Connecticut Route 133 connects Brookfield to its eastern neighbor Bridgewater over the iconic Southville Bridge, which spans the Housatonic River. Connecticut Route 25 also connects Brookfield with Newtown and its Hawleyville neighborhood to the southeast, passing by Interstate 84 and terminating at US 6.[86] Interstate 84 passes through the southern tip of Brookfield, but is most directly accessible through Exit 9 in Hawleyville.


The town is part of the "4 Route", "7 Route" and "New Milford Loop", which are operated by HARTransit.[87] A park and ride is located at 67 White Turkey Road Ext., and offers connections to nearby bus and train stations as well as nearby airports.[88]


Until 1971, the New York, New Haven and Hartford Railroad (later the Penn Central Railroad) operated commuter service between Grand Central Terminal and Pittsfield, Massachusetts, which included a stop in Brookfield. Brookfield's station building is currently occupied by the Brookfield Craft Center, which ceased to operate as a station in 1971 when service ended. Proposals have been made to extend the New Haven Line's Danbury Branch to New Milford, which would include a Brookfield Metro-North station.[89] This would give Brookfield's significant population of commuters another way to travel to Lower Fairfield County and New York City, since they must currently leave from the nearby Danbury station or other stations along the New Haven or Harlem Lines. These tracks are currently used by the Housatonic Railroad for freight service.


The closest public airport to Brookfield is Danbury Municipal Airport, being located in bordering Danbury. Brookfield is within close proximity of several airports with commercial service, including Westchester County Airport, Bradley International Airport, Tweed New Haven Airport and the airports of the Port Authority of New York and New Jersey.

Emergency servicesEdit

Fire Department and EMSEdit

The town of Brookfield has two volunteer fire companies in town staffing three stations, with the Headquarters for the Brookfield Volunteer Fire Company being at 92 Pocono Rd, the Center Company at 6 Obtuse Hill Rd and the Brookfield Volunteer Fire Department Candlewood Company at 18 Bayview Dr.[90] The department was founded in 1934, and is composed entirely of volunteers.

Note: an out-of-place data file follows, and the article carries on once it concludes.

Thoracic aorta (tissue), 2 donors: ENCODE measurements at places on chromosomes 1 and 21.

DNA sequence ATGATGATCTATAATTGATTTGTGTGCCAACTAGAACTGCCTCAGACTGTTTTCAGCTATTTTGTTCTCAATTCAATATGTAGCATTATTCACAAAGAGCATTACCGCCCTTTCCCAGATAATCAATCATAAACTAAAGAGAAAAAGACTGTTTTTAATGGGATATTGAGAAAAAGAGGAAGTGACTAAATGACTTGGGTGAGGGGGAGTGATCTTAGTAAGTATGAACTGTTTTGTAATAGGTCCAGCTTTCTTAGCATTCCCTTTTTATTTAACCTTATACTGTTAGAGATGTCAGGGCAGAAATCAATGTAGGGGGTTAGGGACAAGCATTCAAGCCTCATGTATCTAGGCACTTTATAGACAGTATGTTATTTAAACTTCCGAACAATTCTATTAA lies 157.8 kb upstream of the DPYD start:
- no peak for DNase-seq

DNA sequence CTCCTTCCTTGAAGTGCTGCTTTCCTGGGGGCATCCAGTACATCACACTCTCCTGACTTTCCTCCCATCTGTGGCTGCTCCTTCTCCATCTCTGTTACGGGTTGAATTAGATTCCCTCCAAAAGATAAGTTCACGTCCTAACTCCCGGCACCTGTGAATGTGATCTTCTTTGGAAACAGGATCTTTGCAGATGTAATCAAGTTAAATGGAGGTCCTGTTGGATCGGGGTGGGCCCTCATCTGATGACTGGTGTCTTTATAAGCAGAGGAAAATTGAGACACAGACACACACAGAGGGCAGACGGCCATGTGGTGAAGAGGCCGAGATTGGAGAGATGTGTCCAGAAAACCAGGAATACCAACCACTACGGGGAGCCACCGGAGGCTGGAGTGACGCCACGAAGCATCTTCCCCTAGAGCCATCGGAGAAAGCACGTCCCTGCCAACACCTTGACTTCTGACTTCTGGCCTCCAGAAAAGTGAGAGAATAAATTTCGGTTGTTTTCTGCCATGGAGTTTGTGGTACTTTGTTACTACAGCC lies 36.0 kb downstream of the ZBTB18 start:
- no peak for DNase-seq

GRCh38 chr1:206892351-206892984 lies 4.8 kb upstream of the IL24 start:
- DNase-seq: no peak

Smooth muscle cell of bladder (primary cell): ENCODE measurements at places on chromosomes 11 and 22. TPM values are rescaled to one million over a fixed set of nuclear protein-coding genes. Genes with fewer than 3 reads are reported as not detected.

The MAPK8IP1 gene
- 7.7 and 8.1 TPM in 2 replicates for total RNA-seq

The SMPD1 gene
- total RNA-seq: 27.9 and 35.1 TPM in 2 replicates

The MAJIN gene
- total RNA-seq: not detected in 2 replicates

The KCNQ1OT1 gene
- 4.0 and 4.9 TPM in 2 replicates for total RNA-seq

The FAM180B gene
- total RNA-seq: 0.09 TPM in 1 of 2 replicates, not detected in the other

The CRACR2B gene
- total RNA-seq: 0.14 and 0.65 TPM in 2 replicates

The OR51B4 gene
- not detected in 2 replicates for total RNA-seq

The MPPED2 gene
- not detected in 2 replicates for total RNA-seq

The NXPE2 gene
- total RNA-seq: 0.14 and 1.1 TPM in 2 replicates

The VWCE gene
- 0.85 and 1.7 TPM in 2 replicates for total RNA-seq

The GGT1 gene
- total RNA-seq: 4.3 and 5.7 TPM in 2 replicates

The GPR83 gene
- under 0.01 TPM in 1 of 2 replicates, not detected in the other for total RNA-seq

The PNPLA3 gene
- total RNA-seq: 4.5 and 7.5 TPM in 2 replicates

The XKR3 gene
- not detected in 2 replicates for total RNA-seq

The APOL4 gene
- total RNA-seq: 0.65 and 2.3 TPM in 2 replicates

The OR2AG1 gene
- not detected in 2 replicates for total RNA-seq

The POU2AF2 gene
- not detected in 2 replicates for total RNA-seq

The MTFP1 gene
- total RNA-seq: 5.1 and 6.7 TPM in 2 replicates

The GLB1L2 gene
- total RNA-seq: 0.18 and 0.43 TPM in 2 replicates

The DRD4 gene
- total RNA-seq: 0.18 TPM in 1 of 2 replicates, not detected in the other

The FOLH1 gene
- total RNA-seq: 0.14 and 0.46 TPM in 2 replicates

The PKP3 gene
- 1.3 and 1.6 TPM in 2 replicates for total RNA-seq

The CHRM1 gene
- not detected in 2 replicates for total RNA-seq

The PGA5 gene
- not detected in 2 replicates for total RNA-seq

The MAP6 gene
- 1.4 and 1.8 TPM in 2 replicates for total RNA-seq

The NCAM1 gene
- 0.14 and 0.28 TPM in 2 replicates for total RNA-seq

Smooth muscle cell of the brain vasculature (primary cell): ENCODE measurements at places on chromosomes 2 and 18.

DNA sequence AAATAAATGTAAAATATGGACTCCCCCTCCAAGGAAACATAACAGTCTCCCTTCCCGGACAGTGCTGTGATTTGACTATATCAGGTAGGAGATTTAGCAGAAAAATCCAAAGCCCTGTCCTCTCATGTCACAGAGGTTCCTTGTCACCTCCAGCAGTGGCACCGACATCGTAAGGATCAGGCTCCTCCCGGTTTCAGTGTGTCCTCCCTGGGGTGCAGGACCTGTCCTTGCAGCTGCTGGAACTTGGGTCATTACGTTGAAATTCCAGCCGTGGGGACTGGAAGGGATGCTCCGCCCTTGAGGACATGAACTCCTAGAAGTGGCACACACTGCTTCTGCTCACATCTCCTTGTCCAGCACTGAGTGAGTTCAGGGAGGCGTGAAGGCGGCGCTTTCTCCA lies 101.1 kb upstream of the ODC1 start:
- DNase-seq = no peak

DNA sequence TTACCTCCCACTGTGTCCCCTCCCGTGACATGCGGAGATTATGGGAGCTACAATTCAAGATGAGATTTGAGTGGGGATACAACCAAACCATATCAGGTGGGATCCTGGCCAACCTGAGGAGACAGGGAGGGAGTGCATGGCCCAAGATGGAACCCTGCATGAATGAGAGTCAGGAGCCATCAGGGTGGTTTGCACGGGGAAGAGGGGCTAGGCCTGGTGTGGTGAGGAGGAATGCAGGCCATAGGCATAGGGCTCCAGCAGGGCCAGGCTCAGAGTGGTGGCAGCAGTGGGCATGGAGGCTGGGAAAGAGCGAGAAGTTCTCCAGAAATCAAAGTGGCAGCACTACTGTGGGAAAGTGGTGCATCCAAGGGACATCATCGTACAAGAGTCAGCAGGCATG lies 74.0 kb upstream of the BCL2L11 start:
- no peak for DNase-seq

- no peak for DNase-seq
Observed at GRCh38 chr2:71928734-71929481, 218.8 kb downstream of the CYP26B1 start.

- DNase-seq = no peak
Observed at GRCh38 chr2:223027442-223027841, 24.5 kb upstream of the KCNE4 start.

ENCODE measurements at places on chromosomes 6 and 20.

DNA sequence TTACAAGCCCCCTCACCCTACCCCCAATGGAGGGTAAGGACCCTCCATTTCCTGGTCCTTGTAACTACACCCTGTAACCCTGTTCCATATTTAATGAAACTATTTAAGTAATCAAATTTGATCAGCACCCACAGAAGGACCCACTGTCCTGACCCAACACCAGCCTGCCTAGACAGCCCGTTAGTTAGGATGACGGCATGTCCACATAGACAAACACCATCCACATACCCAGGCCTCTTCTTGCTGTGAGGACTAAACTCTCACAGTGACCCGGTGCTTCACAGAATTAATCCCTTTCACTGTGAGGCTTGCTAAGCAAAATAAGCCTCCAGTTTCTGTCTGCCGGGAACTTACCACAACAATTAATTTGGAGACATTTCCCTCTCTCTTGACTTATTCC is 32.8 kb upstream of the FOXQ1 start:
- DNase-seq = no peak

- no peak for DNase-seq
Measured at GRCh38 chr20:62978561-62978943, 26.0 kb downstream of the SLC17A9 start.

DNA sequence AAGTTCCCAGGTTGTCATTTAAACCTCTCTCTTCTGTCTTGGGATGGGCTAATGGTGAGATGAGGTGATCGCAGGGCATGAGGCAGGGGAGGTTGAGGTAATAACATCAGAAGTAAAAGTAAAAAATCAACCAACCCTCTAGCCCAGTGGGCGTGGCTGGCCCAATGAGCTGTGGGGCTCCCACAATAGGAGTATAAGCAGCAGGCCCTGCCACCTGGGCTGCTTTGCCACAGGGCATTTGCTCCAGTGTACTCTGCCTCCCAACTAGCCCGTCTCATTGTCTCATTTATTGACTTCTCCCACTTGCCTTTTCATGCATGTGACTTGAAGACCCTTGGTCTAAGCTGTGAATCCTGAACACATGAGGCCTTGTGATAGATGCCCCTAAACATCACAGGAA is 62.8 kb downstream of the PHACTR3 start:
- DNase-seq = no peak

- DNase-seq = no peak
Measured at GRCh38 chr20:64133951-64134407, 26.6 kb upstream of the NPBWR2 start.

Police DepartmentEdit

The Brookfield Police Department Headquarters is located at 63 Silvermine Rd, adjacent to the Brookfield Municipal Center. The department was established on July 1, 1977, and as of 2017, consists of 34 full-time officers, 6 special officers and 12 full and part-time civilian personnel. The Department Command Staff consists of the Chief of Police, a Major and a Captain. There is a Patrol Division, a Detective Division, including a Youth Officer and two School Resource Officers, and part-time SCUBA Team, Accident Investigation Team, Tactical Response Technicians with the Danbury Police Department, and part-time Evidence Technicians.[91][92] Brookfield has plans to expand the current police headquarters, citing a growth in the population served, as well as the size of the police force.[93]



  2. ^ "Race, Hispanic or Latino, Age, and Housing Occupancy: 2010 Census Redistricting Data (Public Law 94-171) Summary File (QT-PL), Brookfield town, Connecticut". United States Census Bureau. Retrieved August 8, 2011.
  3. ^ USA/CT Town Ranking 2013
  4. ^ a b c d e f [1] Archived 2012-07-31 at the Wayback Machine "About Brookfield", web page on the Town of Brookfield Web site, accessed August 7, 2012
  5. ^ a b [2] "Newbury to Brookfield" Web page at Brookfield Historical Society Web site, accessed April 6, 2007
  6. ^ "Lego History, 1970".
  7. ^ Where We’ve Grown NewsTimes
  8. ^ Occupation statistics Brookfield, CT
  9. ^ Brookfield’s “Four Corners” to get a different name
  10. ^ "Average weather for Brookfield, CT". Retrieved February 1, 2014.
  11. ^ "Monthly Averages for Brookfield, CT". Retrieved 18 February 2014
  12. ^ McMullin Manufacturing Corporation official website
  13. ^ "Annual Estimates of the Resident Population for Incorporated Places: April 1, 2010 to July 1, 2017". Retrieved February 2, 2018.
  14. ^ "Census of Population and Housing". Retrieved June 4, 2015.
  15. ^ "U.S. Census website". United States Census Bureau. Retrieved 2008-01-31.